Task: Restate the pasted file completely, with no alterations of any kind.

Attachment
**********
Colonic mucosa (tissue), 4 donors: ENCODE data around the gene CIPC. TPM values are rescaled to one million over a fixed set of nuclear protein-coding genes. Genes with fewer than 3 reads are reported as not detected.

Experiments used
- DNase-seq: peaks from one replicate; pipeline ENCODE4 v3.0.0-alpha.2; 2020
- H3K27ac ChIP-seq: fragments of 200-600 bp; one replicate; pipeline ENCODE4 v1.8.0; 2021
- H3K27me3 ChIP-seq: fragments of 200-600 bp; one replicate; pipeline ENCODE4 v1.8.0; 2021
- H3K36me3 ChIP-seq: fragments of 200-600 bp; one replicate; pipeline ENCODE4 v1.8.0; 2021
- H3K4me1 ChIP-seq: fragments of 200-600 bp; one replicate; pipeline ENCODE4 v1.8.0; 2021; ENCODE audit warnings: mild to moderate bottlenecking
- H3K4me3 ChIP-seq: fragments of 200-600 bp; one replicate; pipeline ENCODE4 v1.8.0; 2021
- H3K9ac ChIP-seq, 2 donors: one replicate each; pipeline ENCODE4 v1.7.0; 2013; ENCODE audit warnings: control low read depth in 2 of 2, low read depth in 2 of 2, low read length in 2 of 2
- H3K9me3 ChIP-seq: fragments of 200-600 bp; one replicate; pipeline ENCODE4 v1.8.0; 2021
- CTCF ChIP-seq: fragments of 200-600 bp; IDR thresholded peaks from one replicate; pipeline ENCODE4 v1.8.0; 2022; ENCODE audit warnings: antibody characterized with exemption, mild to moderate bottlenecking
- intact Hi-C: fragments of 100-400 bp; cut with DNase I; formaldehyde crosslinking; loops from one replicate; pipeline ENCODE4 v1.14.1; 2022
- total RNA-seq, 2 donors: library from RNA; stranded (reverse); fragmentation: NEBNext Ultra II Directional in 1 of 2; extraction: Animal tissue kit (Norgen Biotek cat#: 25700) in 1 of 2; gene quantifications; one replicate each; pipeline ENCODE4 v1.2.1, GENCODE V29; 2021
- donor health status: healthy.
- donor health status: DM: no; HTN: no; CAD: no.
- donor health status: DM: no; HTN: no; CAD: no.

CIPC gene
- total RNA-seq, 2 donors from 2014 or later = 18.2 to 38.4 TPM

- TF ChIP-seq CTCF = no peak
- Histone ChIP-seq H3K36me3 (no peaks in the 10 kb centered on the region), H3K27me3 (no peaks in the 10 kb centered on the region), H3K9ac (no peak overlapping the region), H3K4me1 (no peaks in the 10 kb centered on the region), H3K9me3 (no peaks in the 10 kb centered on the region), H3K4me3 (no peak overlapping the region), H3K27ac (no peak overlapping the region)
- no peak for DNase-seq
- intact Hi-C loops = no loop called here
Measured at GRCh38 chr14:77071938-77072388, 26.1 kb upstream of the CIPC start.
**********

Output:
Colonic mucosa (tissue), 4 donors: ENCODE data around the gene CIPC. TPM values are rescaled to one million over a fixed set of nuclear protein-coding genes. Genes with fewer than 3 reads are reported as not detected.

Experiments used
- DNase-seq: peaks from one replicate; pipeline ENCODE4 v3.0.0-alpha.2; 2020
- H3K27ac ChIP-seq: fragments of 200-600 bp; one replicate; pipeline ENCODE4 v1.8.0; 2021
- H3K27me3 ChIP-seq: fragments of 200-600 bp; one replicate; pipeline ENCODE4 v1.8.0; 2021
- H3K36me3 ChIP-seq: fragments of 200-600 bp; one replicate; pipeline ENCODE4 v1.8.0; 2021
- H3K4me1 ChIP-seq: fragments of 200-600 bp; one replicate; pipeline ENCODE4 v1.8.0; 2021; ENCODE audit warnings: mild to moderate bottlenecking
- H3K4me3 ChIP-seq: fragments of 200-600 bp; one replicate; pipeline ENCODE4 v1.8.0; 2021
- H3K9ac ChIP-seq, 2 donors: one replicate each; pipeline ENCODE4 v1.7.0; 2013; ENCODE audit warnings: control low read depth in 2 of 2, low read depth in 2 of 2, low read length in 2 of 2
- H3K9me3 ChIP-seq: fragments of 200-600 bp; one replicate; pipeline ENCODE4 v1.8.0; 2021
- CTCF ChIP-seq: fragments of 200-600 bp; IDR thresholded peaks from one replicate; pipeline ENCODE4 v1.8.0; 2022; ENCODE audit warnings: antibody characterized with exemption, mild to moderate bottlenecking
- intact Hi-C: fragments of 100-400 bp; cut with DNase I; formaldehyde crosslinking; loops from one replicate; pipeline ENCODE4 v1.14.1; 2022
- total RNA-seq, 2 donors: library from RNA; stranded (reverse); fragmentation: NEBNext Ultra II Directional in 1 of 2; extraction: Animal tissue kit (Norgen Biotek cat#: 25700) in 1 of 2; gene quantifications; one replicate each; pipeline ENCODE4 v1.2.1, GENCODE V29; 2021
- donor health status: healthy.
- donor health status: DM: no; HTN: no; CAD: no.
- donor health status: DM: no; HTN: no; CAD: no.

CIPC gene
- total RNA-seq, 2 donors from 2014 or later = 18.2 to 38.4 TPM

- TF ChIP-seq CTCF = no peak
- Histone ChIP-seq H3K36me3 (no peaks in the 10 kb centered on the region), H3K27me3 (no peaks in the 10 kb centered on the region), H3K9ac (no peak overlapping the region), H3K4me1 (no peaks in the 10 kb centered on the region), H3K9me3 (no peaks in the 10 kb centered on the region), H3K4me3 (no peak overlapping the region), H3K27ac (no peak overlapping the region)
- no peak for DNase-seq
- intact Hi-C loops = no loop called here
Measured at GRCh38 chr14:77071938-77072388, 26.1 kb upstream of the CIPC start.